Congestive heart failure — or simply heart failure — is a serious heart condition affecting 4.9 million Americans, with roughly 550,000 new cases each year, according to the American Heart Association (AHA).* It is usually a chronic condition brought on by weakness in the functioning heart, not a loss of functioning altogether. The term “failure,” in this case, denotes the failure of the heart’s muscular left ventricle to pump enough blood out of the heart to meet the demands of the body, causing a backup, or “congestion,” of blood in the veins and tissues.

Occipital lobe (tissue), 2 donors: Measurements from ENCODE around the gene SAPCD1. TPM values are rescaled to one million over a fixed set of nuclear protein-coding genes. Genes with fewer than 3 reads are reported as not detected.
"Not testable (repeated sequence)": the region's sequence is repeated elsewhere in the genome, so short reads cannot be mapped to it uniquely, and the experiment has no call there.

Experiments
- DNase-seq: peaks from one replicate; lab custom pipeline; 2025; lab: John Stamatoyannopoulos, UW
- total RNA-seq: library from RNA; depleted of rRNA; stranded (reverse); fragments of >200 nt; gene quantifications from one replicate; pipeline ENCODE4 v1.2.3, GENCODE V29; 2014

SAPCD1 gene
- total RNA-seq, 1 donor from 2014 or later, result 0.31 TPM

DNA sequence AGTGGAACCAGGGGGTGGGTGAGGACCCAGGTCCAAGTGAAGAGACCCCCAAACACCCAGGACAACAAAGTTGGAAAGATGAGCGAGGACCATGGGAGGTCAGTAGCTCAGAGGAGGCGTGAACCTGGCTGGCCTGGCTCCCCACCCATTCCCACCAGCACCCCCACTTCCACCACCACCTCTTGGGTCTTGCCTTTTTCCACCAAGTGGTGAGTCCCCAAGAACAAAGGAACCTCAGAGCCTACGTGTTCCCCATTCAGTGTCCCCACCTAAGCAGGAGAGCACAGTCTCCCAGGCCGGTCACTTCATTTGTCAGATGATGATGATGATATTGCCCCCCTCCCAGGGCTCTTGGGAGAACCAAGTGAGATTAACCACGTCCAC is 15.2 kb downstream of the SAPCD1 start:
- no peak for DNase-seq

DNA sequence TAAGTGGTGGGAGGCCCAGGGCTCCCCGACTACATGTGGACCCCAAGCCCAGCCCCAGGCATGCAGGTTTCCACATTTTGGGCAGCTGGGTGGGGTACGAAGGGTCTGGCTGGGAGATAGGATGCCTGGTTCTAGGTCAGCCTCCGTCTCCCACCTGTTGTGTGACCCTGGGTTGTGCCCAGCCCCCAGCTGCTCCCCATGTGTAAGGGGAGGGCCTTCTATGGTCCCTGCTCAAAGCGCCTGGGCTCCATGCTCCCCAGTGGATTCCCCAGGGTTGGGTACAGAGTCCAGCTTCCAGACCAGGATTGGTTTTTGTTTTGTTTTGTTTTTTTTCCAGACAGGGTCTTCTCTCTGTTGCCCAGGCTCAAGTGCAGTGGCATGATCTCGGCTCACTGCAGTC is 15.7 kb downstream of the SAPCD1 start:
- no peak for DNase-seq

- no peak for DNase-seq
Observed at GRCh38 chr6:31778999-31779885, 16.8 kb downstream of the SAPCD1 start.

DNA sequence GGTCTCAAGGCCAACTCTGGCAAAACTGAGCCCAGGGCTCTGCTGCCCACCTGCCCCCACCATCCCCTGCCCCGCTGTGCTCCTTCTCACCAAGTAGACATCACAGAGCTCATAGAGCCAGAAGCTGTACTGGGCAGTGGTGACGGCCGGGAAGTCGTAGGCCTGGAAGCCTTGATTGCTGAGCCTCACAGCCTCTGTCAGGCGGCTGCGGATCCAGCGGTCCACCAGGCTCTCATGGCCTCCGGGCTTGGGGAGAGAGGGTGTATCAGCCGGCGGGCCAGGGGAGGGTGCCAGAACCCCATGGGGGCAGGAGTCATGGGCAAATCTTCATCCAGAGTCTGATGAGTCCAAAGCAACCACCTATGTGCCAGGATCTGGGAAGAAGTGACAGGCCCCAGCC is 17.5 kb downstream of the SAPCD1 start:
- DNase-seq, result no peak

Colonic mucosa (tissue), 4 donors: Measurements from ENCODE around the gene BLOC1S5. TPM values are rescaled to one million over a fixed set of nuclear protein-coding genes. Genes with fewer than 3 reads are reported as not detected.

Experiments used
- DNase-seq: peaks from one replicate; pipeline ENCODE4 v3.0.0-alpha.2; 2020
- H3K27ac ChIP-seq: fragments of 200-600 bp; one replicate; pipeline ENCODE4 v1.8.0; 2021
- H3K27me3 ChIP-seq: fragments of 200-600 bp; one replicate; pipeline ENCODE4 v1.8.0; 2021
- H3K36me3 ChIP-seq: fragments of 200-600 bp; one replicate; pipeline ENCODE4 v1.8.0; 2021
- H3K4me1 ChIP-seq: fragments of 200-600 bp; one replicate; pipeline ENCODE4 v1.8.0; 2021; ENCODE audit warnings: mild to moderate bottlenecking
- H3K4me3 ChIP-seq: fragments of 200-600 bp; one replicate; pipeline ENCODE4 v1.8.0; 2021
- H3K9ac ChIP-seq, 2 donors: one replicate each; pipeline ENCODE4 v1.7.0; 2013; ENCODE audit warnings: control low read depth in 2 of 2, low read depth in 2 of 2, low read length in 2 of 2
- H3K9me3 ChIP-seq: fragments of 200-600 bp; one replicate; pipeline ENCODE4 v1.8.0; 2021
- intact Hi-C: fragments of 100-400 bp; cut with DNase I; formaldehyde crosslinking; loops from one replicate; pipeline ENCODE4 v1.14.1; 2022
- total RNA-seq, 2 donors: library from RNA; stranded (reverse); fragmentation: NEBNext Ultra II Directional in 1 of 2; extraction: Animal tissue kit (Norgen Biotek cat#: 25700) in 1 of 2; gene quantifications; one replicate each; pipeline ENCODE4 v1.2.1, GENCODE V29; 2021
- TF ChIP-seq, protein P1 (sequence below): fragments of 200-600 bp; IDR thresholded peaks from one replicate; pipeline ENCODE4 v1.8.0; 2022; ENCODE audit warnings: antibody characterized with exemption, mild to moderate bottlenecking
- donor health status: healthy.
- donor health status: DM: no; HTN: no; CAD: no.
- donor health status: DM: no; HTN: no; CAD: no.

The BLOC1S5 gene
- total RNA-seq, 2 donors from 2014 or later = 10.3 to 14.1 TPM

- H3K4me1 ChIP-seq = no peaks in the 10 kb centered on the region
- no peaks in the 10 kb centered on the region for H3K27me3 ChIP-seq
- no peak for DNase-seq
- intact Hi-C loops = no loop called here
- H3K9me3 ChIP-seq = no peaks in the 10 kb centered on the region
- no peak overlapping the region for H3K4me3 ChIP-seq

Over time, this condition worsens. The heart beats more rapidly to compensate for its weakness, putting itself under great strain. Often the heart enlarges or “remodels” itself, stretching its walls thin and undermining itself further. Without treatment, the backup of blood and fluids in the body eventually wreaks havoc on other bodily systems and organs, resulting in death. However, by working with doctors and choosing the right treatments, patients with heart failure can improve their rate of survival and lead full lives in spite of the condition.
*American Heart Association. Heart Disease and Stroke Statistics — 2003 Update. Dallas, Tex.: American Heart Association; 2002.